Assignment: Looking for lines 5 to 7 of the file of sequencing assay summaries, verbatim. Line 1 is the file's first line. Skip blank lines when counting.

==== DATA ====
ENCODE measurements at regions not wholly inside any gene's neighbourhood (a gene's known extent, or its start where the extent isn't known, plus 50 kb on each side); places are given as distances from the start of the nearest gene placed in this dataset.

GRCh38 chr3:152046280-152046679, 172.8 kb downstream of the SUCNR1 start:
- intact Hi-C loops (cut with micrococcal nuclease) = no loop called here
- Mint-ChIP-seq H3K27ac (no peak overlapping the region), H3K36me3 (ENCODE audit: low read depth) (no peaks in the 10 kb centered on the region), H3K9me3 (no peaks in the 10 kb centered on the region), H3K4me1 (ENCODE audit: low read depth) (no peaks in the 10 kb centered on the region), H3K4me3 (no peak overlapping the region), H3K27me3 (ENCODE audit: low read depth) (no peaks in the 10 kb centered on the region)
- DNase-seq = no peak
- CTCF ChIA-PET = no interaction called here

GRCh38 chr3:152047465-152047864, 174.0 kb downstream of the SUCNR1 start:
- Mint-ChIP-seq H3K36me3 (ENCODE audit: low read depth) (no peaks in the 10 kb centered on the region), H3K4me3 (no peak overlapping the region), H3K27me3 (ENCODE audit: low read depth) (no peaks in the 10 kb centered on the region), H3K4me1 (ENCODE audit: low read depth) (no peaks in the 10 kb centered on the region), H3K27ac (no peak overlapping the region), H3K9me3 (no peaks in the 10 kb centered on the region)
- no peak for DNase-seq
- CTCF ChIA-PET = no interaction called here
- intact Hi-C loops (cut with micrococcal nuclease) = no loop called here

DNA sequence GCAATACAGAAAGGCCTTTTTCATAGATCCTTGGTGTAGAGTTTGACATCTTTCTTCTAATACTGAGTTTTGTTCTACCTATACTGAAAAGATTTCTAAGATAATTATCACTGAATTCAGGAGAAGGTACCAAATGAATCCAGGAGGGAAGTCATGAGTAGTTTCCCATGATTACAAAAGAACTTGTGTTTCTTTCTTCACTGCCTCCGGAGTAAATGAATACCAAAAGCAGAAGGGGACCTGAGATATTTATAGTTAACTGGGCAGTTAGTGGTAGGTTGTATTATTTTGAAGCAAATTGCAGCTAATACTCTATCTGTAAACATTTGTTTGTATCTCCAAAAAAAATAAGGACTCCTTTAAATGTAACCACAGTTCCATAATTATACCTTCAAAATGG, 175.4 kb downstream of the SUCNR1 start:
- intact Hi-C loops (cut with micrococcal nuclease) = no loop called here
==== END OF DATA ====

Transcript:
- DNase-seq = no peak
- CTCF ChIA-PET = no interaction called here

GRCh38 chr3:152047465-152047864, 174.0 kb downstream of the SUCNR1 start: